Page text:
By Debby Shulman
I am standing in line at Starbucks, waiting for my venti vanilla blond (room for cream) and listening to the white noise that has become my morning “wake up” music because I can’t make words before coffee. I am overhearing, once again, a yoga-clad middle-aged mother go on and on to her friend about the absolute perfection of her children.
Of course, she is talking in what we would define as an ‘outside’ voice because she is DESPERATE to be heard by anyone who happens to be listening.
I am standing with my mouth hanging open as if to infer, “Are you kidding me?” and I feel the need to wave my hands in front of her face just like I do when my own children are spewing bullshit so fast I have to give them a visual cue to stop talking.
Maybe the coffee will burn her tongue.
I think back to the whip smart women I raised my incredibly gifted children with and I truly don’t have a memory of too many perfect mothers discussing their talented kids. There were always a few who stuck out and we ditched them, you know, because we knew our kids were so much brighter, their children might spoil the magic that made ours so unique and special. When my kids went to preschool, it was simply a way of filling their time … they knew the damn alphabet because we read them educational books and volumes of poetry. We didn’t need to tell everyone how outrageously smart our kids were because it was evident! They tied their shoes first and rode bikes earlier than any of the other kids and to be honest, when they puked, they never missed the bucket. I never reviewed letters in the eye doctor’s office; it was assumed little Joey would get an A. I always considered myself so lucky that I didn’t have to deal with a child who stuttered (lie), reading enrichment because #3 couldn’t read (lie) and spending sleepless nights dealing with a child who had irrational thoughts about our house getting robbed (lie, lie, and LIE). So, I ask you dear readers: What is going on?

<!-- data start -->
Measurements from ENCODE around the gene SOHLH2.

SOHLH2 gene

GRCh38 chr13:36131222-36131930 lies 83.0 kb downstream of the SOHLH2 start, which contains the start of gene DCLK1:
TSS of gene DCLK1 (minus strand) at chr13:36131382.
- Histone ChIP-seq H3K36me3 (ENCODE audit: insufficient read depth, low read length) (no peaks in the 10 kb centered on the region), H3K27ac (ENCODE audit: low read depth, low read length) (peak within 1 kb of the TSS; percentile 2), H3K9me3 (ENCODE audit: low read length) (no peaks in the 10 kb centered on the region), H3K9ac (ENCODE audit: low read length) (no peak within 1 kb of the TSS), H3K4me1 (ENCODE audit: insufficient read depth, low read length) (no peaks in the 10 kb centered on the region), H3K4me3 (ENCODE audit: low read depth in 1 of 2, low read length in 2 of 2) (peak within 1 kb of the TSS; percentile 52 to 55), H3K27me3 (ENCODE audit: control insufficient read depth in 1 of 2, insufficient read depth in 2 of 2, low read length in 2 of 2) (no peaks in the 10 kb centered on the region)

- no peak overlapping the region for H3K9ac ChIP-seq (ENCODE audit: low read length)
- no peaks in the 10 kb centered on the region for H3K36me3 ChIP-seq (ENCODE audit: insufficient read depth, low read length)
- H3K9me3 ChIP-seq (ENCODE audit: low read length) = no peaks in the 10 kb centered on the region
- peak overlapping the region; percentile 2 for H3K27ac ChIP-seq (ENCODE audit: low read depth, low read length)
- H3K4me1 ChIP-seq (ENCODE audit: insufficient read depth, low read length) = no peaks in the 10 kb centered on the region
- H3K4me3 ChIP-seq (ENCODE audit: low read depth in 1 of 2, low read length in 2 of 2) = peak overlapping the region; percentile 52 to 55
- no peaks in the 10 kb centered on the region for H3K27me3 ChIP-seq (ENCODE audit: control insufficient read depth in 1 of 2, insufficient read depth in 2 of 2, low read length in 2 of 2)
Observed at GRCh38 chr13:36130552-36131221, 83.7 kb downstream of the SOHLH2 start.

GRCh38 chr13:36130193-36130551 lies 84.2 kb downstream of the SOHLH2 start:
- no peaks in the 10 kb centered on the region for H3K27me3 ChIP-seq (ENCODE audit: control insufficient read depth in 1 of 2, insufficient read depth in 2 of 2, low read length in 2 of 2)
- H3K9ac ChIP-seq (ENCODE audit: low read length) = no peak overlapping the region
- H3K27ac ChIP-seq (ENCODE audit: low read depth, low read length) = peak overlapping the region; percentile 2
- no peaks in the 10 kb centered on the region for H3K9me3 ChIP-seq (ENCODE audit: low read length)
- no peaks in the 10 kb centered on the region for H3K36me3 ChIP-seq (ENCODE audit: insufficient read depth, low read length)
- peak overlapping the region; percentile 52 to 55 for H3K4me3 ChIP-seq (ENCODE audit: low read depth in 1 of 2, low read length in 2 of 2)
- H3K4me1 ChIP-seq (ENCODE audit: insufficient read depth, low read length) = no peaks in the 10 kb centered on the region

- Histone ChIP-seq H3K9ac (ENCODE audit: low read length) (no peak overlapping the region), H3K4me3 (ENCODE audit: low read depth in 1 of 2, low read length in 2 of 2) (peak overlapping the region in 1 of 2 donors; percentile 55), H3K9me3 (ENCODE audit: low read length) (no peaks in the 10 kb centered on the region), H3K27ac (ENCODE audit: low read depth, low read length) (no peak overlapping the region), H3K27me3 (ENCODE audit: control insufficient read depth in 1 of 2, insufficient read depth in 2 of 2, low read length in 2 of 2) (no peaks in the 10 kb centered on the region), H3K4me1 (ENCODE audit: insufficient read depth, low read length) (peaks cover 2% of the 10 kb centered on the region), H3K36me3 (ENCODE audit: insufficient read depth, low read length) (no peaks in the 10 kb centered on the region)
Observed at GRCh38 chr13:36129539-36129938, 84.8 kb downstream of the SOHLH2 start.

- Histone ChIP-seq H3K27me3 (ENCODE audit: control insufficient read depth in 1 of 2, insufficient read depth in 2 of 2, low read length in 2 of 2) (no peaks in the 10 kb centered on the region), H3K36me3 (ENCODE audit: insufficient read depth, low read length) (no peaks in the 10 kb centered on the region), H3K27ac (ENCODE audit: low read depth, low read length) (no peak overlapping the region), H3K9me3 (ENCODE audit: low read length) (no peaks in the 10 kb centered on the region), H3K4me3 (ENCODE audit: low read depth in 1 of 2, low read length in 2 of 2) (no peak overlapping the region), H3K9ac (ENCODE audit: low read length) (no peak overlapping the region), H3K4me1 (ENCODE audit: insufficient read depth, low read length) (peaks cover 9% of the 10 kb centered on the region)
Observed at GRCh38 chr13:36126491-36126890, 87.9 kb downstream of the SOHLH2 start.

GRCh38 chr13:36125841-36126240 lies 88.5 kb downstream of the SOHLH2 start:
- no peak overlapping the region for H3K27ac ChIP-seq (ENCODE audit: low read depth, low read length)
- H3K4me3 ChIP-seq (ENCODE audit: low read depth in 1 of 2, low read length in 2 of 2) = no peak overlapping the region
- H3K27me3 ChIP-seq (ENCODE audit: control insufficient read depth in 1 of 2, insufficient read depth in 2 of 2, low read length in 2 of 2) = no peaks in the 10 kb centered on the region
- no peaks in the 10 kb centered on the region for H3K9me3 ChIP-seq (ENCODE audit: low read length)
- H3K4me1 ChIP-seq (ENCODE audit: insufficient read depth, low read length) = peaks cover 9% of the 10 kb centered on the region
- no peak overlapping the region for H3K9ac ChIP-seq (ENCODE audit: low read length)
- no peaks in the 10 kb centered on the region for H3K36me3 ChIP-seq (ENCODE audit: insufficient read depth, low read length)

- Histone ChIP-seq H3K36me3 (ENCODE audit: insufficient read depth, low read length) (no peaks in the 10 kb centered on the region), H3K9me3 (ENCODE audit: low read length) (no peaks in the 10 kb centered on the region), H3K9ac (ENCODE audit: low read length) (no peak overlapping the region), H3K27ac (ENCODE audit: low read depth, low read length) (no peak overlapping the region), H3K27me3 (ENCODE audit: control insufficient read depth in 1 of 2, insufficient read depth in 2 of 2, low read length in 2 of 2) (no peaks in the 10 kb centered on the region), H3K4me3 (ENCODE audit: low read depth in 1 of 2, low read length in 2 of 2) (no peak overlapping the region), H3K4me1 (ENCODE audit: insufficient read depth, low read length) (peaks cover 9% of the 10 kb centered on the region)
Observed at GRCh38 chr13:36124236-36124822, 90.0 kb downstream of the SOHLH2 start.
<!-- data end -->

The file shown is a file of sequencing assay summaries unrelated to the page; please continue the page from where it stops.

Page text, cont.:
Of course we love our kids … maybe I love mine a little more than you do, so it’s okay for me to tell you that Timmy is in language immersion and he’s become quite the little soccer prodigy. Naturally, I am going to compare my children to yours by continuing to discuss my (college age) daughter’s accomplishments through the infamous back door brag … “You know, she is so bright and just loves Stanford but now wants to be an artist! Honestly, with all those brains, do we let her study art?” Take a moment and reflect quickly on the people you know and I can promise you right now, someone just popped into your head, and you might be just a wee bit tired of listening to what they have to say. Let’s face it – every single one of our kids has schtick – every single one has had some bizarre issue at some point in their lives and every single one has something that’s JUST NOT RIGHT.
So how did we get here?
One of my friends said it so beautifully: “Kids have become the new project.” And I retorted with, “Gifted is the new black.” Ahhh.
Can’t we both be right? That way, we both win.